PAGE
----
Ultrastructural studies of lung biopsies from 2 children with chronic respiratory disease and elevated titers to Mycoplasma pneumoniae showed increased pleomorphic lysosomes in alveolar macrophages. This suggested that intracellular digestion might be an important feature of mycoplasma infection and an in vitro study was undertaken. Tracheal ring cultures from 35 Syrian hamsters were exposed to Clyde M129 strain of pneumoniae. Controls consisted of untreated tracheal rings from the same animals. Both groups were subjected to light, fluorescent, and electron microscopy. Cultures exposed to virulent mycoplasma exhibited specific immunofluorescence at mucosal surfaces and in the submucosa. Mucosal cytopathic changes and submucosal necrosis were prominent. Submucosal macrophages contained increased numbers of lysosomes, some of which contained mycoplasma like forms. If Mycoplasma pneumoniae are ingested by macrophages, this would provide a mechanism through which immune phenomena could occur and would partially explain the prominent peribronchial lymphocytic accumulation of human mycoplasma infection.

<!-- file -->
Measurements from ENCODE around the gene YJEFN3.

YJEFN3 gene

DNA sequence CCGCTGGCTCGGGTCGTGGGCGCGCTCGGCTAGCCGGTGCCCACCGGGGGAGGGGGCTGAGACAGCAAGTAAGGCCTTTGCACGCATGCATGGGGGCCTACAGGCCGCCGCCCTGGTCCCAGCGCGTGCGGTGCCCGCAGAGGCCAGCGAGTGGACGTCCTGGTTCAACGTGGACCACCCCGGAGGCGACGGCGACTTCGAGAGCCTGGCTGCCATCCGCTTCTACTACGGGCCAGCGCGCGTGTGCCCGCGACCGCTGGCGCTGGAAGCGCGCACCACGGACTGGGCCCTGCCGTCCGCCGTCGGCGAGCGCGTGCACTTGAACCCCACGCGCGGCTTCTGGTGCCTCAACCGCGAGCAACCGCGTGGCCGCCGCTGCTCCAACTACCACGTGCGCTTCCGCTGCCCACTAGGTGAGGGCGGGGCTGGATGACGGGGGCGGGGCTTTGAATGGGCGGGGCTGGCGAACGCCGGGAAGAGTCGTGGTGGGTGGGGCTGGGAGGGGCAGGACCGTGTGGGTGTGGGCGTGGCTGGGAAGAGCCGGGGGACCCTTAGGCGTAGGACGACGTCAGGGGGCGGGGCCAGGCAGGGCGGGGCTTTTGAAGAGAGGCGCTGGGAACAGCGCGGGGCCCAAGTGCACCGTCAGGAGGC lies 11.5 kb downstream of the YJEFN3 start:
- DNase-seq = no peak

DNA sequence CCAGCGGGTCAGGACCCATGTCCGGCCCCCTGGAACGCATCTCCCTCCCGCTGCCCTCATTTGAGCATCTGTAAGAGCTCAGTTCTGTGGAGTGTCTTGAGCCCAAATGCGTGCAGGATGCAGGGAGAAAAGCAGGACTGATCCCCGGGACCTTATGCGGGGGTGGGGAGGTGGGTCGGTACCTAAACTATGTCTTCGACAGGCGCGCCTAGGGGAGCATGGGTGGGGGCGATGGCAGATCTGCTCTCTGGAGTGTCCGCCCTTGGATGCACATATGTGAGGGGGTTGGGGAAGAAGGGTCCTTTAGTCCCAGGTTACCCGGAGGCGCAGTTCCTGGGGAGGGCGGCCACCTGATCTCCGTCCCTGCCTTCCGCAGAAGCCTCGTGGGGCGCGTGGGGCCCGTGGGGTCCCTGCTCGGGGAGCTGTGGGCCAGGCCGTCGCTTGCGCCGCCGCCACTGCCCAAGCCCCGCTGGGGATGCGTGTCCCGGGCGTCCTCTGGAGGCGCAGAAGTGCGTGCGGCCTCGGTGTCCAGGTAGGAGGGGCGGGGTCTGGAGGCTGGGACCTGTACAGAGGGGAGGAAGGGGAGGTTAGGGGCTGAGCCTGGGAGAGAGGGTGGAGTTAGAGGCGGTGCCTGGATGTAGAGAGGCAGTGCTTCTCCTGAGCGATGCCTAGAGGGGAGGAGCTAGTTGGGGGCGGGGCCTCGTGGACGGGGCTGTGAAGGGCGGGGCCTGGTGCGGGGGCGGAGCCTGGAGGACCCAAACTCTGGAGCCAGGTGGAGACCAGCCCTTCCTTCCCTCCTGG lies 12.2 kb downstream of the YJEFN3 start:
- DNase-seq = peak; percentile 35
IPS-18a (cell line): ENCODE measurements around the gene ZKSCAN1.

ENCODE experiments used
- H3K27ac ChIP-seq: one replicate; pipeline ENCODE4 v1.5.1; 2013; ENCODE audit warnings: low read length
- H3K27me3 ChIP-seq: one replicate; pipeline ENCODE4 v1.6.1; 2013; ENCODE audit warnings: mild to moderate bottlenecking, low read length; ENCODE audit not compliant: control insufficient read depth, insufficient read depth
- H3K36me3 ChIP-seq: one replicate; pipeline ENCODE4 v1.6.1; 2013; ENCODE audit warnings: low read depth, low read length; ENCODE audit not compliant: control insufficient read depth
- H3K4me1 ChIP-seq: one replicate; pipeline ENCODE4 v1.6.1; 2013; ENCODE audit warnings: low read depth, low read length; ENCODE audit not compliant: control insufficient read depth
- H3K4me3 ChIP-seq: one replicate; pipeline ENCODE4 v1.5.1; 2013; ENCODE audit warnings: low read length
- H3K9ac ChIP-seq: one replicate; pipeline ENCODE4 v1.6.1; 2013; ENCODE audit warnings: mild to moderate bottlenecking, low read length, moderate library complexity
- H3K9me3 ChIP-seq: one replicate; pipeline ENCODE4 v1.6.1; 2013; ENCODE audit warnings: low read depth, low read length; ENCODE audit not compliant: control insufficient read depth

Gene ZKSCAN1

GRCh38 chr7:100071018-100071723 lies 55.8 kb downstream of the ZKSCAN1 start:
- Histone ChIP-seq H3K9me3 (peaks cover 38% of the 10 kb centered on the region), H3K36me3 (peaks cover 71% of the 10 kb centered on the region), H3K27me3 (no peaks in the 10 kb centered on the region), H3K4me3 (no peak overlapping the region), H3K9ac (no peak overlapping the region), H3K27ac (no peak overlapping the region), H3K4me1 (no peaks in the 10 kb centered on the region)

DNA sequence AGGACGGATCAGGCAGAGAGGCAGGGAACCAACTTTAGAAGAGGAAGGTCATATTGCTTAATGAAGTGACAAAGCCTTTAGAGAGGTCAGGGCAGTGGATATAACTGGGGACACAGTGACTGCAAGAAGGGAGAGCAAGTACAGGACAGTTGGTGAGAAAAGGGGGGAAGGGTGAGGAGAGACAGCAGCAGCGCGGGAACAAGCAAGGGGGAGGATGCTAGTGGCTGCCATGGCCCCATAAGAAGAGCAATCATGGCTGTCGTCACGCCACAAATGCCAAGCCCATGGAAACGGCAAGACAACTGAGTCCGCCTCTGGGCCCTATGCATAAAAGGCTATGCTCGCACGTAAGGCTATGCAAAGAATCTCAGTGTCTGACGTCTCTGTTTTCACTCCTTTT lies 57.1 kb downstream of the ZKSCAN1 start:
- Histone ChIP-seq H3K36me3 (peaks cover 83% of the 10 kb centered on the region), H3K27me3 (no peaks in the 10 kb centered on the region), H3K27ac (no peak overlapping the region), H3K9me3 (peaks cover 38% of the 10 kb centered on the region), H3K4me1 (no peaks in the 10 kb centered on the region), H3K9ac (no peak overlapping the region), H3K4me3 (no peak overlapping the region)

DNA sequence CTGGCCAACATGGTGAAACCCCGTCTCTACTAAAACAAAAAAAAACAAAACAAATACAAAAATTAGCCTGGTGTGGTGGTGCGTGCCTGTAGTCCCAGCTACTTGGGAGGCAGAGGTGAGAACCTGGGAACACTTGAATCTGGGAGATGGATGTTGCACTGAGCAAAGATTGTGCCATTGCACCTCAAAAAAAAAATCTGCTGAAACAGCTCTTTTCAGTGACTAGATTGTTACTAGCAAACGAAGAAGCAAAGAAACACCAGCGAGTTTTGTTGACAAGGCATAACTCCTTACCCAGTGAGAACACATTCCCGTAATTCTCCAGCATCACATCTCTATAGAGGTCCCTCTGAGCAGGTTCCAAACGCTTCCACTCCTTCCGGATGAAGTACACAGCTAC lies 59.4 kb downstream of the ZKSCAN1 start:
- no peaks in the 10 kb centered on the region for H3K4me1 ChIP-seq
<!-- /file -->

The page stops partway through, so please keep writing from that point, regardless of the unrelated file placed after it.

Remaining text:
|Original language||English (US)|
|Number of pages||12|
|Journal||American Journal of Pathology|
|State||Published - Dec 1 1973|
ASJC Scopus subject areas
- Pathology and Forensic Medicine